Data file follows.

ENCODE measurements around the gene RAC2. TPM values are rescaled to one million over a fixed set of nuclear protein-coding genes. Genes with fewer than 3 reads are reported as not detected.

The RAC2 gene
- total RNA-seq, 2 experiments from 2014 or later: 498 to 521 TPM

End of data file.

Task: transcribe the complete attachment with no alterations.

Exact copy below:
ENCODE measurements around the gene RAC2. TPM values are rescaled to one million over a fixed set of nuclear protein-coding genes. Genes with fewer than 3 reads are reported as not detected.

The RAC2 gene
- total RNA-seq, 2 experiments from 2014 or later: 498 to 521 TPM